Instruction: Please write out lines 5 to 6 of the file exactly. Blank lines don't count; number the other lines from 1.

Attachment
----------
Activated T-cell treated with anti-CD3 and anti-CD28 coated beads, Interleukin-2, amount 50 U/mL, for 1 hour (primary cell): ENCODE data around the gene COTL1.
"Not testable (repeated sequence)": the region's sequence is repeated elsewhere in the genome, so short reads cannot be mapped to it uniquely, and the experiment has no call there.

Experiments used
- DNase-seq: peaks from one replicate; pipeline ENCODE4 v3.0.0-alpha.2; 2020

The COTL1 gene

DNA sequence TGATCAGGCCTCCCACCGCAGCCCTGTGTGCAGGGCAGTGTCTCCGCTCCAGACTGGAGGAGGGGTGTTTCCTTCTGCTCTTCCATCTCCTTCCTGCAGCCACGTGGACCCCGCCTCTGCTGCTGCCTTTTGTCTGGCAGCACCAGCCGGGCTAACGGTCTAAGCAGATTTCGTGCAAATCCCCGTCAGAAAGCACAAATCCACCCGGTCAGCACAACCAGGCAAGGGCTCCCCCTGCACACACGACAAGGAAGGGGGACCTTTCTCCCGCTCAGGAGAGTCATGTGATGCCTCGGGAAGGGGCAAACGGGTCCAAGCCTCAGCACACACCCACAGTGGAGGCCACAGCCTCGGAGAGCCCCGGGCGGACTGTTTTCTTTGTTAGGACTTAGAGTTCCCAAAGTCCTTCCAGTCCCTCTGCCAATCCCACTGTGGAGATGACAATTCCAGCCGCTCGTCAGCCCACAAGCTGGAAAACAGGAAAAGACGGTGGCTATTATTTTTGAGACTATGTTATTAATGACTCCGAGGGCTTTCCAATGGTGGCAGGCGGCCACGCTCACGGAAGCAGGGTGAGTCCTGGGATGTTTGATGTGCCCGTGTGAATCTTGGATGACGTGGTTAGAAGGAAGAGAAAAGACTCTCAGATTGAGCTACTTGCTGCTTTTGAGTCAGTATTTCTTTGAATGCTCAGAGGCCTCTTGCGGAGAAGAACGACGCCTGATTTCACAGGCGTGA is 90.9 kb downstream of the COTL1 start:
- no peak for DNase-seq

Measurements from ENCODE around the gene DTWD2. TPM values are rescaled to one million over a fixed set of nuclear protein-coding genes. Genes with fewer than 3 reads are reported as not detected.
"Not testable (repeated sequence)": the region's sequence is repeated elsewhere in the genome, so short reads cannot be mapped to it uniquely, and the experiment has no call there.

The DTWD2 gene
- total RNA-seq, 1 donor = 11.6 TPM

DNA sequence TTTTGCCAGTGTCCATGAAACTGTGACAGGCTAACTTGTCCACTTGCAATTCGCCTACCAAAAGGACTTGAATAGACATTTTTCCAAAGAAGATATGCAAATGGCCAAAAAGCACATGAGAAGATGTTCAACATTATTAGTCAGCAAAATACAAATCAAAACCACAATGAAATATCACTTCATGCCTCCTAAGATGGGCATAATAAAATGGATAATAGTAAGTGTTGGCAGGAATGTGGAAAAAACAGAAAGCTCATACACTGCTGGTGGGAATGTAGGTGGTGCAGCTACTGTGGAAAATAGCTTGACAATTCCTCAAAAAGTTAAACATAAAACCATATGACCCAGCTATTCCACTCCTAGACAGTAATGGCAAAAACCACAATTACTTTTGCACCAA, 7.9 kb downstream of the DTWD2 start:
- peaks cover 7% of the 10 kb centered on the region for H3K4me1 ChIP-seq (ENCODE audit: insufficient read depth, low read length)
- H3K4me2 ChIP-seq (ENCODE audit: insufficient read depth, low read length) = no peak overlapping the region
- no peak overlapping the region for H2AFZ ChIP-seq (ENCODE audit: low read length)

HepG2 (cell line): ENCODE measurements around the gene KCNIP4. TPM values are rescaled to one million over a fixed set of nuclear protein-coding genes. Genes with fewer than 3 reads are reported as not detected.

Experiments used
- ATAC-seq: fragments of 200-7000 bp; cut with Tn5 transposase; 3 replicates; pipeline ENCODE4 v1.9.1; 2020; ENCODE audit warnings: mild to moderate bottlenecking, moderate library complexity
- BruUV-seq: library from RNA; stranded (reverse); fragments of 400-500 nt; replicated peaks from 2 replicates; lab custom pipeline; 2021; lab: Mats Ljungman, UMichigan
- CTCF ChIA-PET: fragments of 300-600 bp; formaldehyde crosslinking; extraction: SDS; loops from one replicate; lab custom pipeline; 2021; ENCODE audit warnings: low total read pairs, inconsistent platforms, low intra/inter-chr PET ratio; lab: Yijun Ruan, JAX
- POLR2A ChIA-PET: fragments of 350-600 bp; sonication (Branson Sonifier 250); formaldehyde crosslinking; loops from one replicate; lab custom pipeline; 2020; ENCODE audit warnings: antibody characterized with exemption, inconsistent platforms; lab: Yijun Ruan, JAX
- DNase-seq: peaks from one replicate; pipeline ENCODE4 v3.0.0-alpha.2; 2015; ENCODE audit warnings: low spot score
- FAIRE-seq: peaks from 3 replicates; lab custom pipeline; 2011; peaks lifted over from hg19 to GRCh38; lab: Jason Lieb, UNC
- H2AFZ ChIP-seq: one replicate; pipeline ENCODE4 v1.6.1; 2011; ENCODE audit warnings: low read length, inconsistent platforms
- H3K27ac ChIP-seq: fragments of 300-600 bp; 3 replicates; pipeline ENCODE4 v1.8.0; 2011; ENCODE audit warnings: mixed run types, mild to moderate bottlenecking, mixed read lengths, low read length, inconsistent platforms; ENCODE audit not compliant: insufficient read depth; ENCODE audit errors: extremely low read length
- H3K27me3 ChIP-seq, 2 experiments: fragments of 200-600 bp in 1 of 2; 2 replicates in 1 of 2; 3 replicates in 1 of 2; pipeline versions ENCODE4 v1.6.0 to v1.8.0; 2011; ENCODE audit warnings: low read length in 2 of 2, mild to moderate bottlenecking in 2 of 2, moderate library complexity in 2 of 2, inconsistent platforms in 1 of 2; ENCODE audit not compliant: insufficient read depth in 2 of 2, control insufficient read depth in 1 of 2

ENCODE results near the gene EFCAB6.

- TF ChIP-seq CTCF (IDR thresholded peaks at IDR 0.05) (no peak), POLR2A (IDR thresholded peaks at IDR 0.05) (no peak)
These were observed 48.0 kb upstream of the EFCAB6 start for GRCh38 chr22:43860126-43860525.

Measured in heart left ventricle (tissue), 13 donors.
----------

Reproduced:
The COTL1 gene

DNA sequence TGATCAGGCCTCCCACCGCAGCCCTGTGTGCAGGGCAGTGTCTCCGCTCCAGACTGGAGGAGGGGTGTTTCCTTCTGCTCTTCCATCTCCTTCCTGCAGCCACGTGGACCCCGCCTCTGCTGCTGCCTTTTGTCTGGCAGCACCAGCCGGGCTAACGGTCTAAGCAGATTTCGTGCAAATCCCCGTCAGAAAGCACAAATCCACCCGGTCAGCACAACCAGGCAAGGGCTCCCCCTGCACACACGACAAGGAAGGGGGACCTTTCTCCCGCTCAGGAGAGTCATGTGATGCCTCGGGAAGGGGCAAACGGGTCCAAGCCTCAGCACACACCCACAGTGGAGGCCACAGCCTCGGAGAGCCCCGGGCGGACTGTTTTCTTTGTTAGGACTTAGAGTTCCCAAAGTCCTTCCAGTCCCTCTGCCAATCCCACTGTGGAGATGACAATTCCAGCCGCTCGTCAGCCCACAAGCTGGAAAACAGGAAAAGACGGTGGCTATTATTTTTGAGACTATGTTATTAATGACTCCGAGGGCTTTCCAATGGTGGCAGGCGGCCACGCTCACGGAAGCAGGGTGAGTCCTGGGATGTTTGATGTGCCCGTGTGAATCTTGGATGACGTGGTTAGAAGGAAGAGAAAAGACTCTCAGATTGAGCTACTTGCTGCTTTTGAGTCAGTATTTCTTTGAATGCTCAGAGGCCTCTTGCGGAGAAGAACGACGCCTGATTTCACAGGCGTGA is 90.9 kb downstream of the COTL1 start: